Thursday, 14 October 2010

The Great Affineurs of the Savoie

Affinage. That buzzword, which I seem to keep going on about (it is why I’m in France after all). Hervé Mons is considered one of the best affineurs in the World, and that is why I’m here with him to improve upon my affinage craft. However, there are other affineurs out there too, although many of them specialise in the products of their own region. As affinage is such a subjective subject, with everyone using their own tools, tricks, techniques, caves and other idiosyncrasies, I thought it would make sense to visit a few of the other affineurs to pick up what I can from them!

First stop - Savoie! The Savoie is an amazingly beautiful region in France, with 93% of its terrain classified ‘mountainous’. But, more importantly it is home to some of my favourite, and the world’s best, cheese: Beaufort, Abondance, Reblochon, Bleu de Termignon, Chevrotin, Tarentais, as well as numerous Tommes (de Savoie, de Roche, de Crayeuse, de Bauges - every farm here makes their own style).

And although there are numerous dairies here too, the beauty of the cheese in the Savoie is that much is made in high alpine farms with maybe just 30 animals and tiny production (look out for Beaufort Alpage, Reblochon with a green sticker, as well as any Chevrotin, Tarentais and Bleu de Termignon). The high mountain pastures give fantastic floral diversity; consequently the milk of the cows and goats here is rich, floral and – by gum – delicious! This passes straight through to the cheese and that’s why it has such flavour.

All these small farms, at dizzy altitudes (1500m+), need someone to fetch the cheeses, age them and take them to market. That’s where the affineurs step in: Savoie is home to some big names in the affinage world.

My first stop was Denis Provent, Chambery, retailer of all Savoie cheese delicacies, he has recently come to fame for his Tarentais cheese. Only 2 producers of this relatively rare cheese exist, and its become a buzzword among cheese connoisseurs at the moment; it’s very interesting because it’s characteristics change completely with age (affinage), and eating three different ages is like eating three completely different cheeses. Yet unlike many other cheeses, all the different ages are fantastic and it’s hard to choose a peak in its life! So I visited his caves, and had a chat about his methods of affinage, picking his brain where I could! He has six caves, all located underground – old tunnels, ice sheds, natural caves – with many cheeses sitting there quite contentedly.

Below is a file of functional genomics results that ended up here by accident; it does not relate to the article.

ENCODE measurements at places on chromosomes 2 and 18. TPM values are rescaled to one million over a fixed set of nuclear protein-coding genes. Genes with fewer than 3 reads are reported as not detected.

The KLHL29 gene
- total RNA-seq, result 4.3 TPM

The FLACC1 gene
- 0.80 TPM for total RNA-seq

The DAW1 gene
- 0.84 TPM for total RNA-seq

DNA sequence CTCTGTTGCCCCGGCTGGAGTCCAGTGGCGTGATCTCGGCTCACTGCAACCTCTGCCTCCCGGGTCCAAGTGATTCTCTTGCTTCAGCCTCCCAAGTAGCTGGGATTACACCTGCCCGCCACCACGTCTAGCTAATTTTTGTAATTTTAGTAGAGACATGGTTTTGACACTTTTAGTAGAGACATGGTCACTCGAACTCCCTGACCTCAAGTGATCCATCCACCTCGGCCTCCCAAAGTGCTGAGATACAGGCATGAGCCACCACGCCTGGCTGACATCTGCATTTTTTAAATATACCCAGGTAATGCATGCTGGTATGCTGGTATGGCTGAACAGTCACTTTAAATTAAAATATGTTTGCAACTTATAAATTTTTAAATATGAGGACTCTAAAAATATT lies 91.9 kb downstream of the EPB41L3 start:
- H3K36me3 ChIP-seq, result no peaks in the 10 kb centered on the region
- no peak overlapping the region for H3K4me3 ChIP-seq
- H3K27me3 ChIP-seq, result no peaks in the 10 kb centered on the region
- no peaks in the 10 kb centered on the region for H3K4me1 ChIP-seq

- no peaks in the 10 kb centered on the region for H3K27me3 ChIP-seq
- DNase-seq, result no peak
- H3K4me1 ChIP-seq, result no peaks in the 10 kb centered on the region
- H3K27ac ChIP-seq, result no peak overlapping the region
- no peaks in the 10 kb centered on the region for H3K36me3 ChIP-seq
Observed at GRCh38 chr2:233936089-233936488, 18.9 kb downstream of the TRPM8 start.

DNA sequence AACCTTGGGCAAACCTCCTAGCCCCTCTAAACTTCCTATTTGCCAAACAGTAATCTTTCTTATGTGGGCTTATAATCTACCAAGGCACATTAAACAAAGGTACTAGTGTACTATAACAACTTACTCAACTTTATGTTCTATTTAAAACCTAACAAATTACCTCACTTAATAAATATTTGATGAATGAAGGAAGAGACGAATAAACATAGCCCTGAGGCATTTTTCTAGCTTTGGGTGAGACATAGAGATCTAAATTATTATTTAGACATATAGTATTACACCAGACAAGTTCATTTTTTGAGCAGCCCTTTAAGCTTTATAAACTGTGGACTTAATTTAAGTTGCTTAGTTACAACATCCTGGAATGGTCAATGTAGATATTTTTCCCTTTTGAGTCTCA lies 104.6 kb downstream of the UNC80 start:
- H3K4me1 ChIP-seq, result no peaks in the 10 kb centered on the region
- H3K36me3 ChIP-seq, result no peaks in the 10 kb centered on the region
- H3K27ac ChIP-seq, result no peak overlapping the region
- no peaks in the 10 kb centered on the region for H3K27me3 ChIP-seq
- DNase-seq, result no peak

Next stop: Schmidhauser. A much bigger, commercial affair. Large, purpose-built caves (again with Hervé’s help – he pops up everywhere!), to age masses upon masses of cheese. That being said, the quality is good, and their specialities are particularly interesting - Tomme de Crayeuse and Chartreuex. Their master of ceremonies gave me a tour and a taste, before taking me off to visit one of his dairies making Tomme de Savoie.

My trip next takes me to Farto de Thones, a bit further up the mountain, (again one of Hervé’s friends - who isn’t?). They are actually a co-operative and started by working with fermier (farm) Reblochon producers up in the mountains, ageing their products, and taking care of all the selling and marketing. This is still the lions’ share of their business, yet now they also make and affiné other Savoie delicacies. Their tunnels are massive and almost as impressive as Schmidhauser’s. Yet again, a few more tips: different ways of working, different ideas. With these Savoie cheeses, although all these affineurs carry the same cheeses by name, the slight differences in techniques of production and affinage result in a remarkable diversity: no two Abondances, Beauforts, and Reblochons are really the same. Each affineur has his own expertise.

Yet, after all my time in France I was still to find a Reblochon that would blow me away. They were great here, but not especially better than other Reblochon I had tasted before: a velvety texture, a strong assertive smell and creamy, buttery, floral, complex flavour, or some that were a bit like eating a rare tender rib-eye steak. I was looking for that special Reblochon – a cheese that would make me think, “Yes! I’m in the right trade.”

So I asked around and all the locals said just one word – “Paccard”. Go up into the mountains, they said. So off I went, in my search of that Reblochon.

To be continued…

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